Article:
Spicy and Peppery Notes, Tuberose, Wood and Balms
"By evoking King Louis XIV’s favourite, I wanted to find a tuberose fragrance that is both enticing and sultry. Aphrodisiac, dangerous and addictive, tuberose is much like the fallen Marquise de Montespan. The candle dedicated to her emits the same warm and bewitching scent as this unique flower. "
Elisabeth de Feydeau
Françoise Athénaïs de Rochechouard de Mortemart, a marquise known by the name of Madame de Montespan, shared the allure of pleasure, luxury and the flesh with Louis XIV. She became his mistress in 1667, and his official favourite in 1674. Spiritual and brilliant, she charmed the king all those years as she joined him in the shrewdest indiscretions at Versailles and was feared by the courtiers. Her passion for luxury matched and then fuelled King Louis XIV’s taste for magnificence. Enamoured of Montespan, he had the Château de Clagny built for her at Versailles, where she became a patron of the arts and took writers such as La Fontaine and Molière under her protection.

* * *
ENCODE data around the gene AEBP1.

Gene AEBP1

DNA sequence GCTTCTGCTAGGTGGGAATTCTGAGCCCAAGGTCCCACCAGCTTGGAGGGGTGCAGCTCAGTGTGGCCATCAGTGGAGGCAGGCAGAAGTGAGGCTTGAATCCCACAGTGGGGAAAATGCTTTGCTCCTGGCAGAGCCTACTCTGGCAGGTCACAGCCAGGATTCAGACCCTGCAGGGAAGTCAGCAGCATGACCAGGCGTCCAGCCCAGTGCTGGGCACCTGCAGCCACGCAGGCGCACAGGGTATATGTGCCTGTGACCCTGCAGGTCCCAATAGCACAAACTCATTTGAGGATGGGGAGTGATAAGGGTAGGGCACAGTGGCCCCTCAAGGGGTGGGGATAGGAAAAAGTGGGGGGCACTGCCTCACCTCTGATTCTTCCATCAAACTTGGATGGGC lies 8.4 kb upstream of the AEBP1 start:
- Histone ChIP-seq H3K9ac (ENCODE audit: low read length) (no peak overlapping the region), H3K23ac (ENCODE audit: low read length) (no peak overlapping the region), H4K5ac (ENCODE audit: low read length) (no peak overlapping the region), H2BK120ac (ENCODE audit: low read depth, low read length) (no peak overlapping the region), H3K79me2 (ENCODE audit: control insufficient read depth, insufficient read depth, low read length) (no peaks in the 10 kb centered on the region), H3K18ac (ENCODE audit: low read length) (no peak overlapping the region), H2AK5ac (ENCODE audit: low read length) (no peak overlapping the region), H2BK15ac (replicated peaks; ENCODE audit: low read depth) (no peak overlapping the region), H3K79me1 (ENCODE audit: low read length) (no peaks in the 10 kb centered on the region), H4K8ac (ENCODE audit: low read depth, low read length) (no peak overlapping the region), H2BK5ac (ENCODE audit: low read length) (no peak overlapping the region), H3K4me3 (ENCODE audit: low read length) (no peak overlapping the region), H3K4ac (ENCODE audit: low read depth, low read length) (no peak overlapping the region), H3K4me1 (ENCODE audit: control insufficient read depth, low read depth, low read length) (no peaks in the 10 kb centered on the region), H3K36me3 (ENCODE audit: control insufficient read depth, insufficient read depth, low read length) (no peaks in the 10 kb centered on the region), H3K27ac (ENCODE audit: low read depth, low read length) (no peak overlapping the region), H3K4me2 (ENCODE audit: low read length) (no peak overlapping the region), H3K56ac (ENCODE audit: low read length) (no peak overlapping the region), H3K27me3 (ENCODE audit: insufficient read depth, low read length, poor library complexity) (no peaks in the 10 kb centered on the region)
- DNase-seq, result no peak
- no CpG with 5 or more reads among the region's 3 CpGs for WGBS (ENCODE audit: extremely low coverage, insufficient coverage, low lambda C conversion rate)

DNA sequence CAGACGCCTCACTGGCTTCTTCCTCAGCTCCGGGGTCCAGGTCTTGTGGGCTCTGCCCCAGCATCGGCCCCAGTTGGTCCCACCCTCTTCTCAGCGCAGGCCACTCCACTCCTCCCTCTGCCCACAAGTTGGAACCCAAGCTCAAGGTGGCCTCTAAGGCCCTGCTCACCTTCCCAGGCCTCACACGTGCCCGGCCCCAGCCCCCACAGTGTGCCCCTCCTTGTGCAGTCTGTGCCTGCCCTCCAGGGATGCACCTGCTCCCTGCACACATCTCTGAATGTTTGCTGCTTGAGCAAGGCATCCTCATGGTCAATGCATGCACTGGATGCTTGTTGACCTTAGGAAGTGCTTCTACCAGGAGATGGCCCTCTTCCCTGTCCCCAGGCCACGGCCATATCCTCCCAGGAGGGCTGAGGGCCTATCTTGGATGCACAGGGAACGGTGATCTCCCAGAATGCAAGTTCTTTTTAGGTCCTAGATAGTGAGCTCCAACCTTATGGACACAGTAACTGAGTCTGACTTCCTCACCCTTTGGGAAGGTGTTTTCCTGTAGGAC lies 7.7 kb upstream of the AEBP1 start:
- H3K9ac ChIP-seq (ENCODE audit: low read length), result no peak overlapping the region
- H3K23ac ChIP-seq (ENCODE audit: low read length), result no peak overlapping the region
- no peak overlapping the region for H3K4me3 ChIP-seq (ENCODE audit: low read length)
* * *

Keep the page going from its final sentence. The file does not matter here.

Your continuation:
Like a tuberose with a bewitching scent, La Montespan feared loosing her hold over the monarch and his devoted affection. She was wary of her rivals, such as Marie-Angélique de Fontanges, who she could have easily eliminated with poison concealed in the heady scent of tuberose. A flower native to the Indies, tuberose was brought to Europe in 1594 by a Spanish doctor. It was introduced to France in the seventeenth century.
At the Court, the tone was set, for who did not know of Montespan’s penchant for perfume and poison? In the wake of the “Affair of the Poisons”, dissimulated in the scent of tuberose, Madame de Montespan was neglected by the king and driven from the Court of Versailles.